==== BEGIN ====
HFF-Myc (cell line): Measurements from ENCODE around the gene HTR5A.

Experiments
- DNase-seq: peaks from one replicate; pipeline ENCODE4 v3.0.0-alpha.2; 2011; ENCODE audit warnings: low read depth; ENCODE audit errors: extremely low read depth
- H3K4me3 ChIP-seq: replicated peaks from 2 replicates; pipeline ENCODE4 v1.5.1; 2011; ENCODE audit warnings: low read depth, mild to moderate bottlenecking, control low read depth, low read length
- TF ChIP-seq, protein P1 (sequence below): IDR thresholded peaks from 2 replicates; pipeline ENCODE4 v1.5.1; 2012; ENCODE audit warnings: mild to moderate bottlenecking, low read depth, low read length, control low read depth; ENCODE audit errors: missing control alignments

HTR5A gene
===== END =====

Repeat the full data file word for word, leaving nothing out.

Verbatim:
HFF-Myc (cell line): Measurements from ENCODE around the gene HTR5A.

Experiments
- DNase-seq: peaks from one replicate; pipeline ENCODE4 v3.0.0-alpha.2; 2011; ENCODE audit warnings: low read depth; ENCODE audit errors: extremely low read depth
- H3K4me3 ChIP-seq: replicated peaks from 2 replicates; pipeline ENCODE4 v1.5.1; 2011; ENCODE audit warnings: low read depth, mild to moderate bottlenecking, control low read depth, low read length
- TF ChIP-seq, protein P1 (sequence below): IDR thresholded peaks from 2 replicates; pipeline ENCODE4 v1.5.1; 2012; ENCODE audit warnings: mild to moderate bottlenecking, low read depth, low read length, control low read depth; ENCODE audit errors: missing control alignments

HTR5A gene